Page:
Chapter Six (Continued)

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Department
Psychology & Brain Sciences
Course
PSYCH 350
Professor
Lori Astheimer Best
Semester
Spring

Description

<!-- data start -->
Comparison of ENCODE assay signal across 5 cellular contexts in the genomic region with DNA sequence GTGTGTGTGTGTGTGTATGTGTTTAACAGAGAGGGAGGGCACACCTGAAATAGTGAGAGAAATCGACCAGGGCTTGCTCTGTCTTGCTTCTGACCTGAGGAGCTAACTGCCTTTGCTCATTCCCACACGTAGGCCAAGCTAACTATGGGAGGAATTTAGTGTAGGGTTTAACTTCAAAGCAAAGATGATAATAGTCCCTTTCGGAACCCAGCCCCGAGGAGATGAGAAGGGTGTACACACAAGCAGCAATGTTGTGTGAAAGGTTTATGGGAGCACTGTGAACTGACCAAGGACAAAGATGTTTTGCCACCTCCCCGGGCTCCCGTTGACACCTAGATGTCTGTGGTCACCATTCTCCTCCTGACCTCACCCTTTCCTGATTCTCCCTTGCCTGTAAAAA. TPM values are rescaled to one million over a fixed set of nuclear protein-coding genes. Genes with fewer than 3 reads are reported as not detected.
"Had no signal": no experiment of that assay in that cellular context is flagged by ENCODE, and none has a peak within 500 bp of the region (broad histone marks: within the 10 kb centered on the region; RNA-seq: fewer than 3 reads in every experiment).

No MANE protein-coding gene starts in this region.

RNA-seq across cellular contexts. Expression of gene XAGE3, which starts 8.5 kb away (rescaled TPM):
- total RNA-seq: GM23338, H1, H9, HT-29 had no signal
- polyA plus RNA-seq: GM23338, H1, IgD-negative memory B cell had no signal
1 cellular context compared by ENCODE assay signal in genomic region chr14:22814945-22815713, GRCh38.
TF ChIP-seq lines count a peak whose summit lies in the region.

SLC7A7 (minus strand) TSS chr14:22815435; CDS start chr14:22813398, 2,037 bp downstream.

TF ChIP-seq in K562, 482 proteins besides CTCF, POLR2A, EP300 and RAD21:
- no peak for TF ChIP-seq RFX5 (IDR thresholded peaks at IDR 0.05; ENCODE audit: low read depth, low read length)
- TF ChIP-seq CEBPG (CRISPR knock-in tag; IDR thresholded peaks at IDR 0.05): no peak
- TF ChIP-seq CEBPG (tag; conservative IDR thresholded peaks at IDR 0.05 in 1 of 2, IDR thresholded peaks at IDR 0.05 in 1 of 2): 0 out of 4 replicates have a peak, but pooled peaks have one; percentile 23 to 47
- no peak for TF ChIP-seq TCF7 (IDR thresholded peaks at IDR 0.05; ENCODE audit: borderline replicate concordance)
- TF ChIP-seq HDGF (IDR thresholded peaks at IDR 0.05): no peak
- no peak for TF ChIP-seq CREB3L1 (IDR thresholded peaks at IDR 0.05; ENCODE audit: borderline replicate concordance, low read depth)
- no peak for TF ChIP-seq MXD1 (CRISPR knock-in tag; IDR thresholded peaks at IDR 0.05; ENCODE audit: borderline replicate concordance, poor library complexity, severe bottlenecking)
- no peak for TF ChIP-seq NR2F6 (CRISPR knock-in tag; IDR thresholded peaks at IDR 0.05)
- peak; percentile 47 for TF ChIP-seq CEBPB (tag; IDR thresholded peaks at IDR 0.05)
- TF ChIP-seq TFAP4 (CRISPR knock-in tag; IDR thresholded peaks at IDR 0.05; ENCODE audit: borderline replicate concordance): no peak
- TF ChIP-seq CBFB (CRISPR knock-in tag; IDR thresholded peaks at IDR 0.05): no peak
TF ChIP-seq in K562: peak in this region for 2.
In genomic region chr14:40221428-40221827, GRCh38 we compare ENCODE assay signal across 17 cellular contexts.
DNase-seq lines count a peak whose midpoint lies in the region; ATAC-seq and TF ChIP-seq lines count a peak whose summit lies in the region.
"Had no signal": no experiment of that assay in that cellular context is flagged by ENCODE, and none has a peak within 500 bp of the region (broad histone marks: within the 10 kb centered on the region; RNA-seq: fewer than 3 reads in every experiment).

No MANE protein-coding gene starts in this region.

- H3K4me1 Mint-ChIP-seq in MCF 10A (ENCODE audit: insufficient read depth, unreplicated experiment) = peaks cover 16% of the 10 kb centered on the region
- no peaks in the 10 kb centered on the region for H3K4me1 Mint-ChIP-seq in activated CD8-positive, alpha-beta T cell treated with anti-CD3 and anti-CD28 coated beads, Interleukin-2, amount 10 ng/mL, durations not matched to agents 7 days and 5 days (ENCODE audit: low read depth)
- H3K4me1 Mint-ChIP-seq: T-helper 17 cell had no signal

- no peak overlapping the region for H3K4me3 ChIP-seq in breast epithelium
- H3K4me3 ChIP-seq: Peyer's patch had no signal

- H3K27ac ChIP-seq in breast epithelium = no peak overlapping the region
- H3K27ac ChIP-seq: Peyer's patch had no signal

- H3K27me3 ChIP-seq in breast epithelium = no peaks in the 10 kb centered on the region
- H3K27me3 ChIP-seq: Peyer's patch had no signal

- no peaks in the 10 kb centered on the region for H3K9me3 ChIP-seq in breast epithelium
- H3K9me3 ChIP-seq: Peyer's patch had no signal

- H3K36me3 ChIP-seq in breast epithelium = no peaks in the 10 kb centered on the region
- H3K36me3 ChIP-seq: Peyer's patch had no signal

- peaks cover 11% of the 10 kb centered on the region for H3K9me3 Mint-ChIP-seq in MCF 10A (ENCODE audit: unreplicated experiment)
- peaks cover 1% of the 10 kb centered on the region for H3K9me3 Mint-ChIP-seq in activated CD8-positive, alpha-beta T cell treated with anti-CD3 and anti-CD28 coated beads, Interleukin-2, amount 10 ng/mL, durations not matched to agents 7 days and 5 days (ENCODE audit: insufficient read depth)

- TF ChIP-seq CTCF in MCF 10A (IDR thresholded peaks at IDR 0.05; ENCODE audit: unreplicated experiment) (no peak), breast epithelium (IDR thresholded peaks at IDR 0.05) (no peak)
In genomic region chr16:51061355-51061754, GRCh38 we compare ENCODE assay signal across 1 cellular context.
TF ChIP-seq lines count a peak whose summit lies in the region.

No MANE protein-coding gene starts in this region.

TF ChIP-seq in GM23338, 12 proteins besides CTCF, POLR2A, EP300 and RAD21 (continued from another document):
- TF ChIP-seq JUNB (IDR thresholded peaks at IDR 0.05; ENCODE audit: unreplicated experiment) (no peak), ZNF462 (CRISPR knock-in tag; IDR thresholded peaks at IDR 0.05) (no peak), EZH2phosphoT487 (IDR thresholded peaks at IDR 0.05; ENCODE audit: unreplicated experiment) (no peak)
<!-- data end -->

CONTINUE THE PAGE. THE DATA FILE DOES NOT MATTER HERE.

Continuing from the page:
Developmental Psychology Chapter Six (Continued) Audition and auditory perception: Brain wave patterns, heart rate change and activity level observed on ultrasound scans reveal responses to vibrio acoustic stimulation. Newborns prefer to listen to sounds they could hear before birth. They also prefer to listen to the sound of the mother's voice. Hearing: By six months, babies are able to detect and discriminate numerous features of sound such as frequency and intensity almost as well as adults do. Sound localization: The ability to locate a sound in space by turning their heads or eyes in the direction of the sound. Patterns of sound: Two and three month olds can recognize changes in tempo and intervals between brief bursts of sound that denote simple rhythmic change. At six months to one year they begin to distinguish more between more complex rhythms and patterns of sounds. Infants prefer to listen to a song or lullaby directed by an adult to another infant over the same song or lullaby by the adult singing alone and a lower pitched lullaby over a higher pitched lullaby. Speech: The smallest unit of sound that affects the meaning of a word is called a phenome. They are complicated bursts of acoustic energy. Some believe that babies are born with a "speech module" an innate capacity to detect and process the subtle and complicated sounds that make up human language. Another theory says that phenome discriminate hinges on broader, more general auditory capacities, capacities not limited to processing speech sounds of even necessarily unique to humans but that infants are able to exploit quite early in development. Categorical perception, the classification of sounds as the same even when they differ on some continuous physical dimension except when on opposite sides of a critical juncture. Smell, taste, touch and sensitivity to pain: Smell, facial expression, changed in rate of respiration, blood flow in the brain and head turning are just a few of the responses indicating that newborns detect odors. Humans may inherit some family olfactory signature about which
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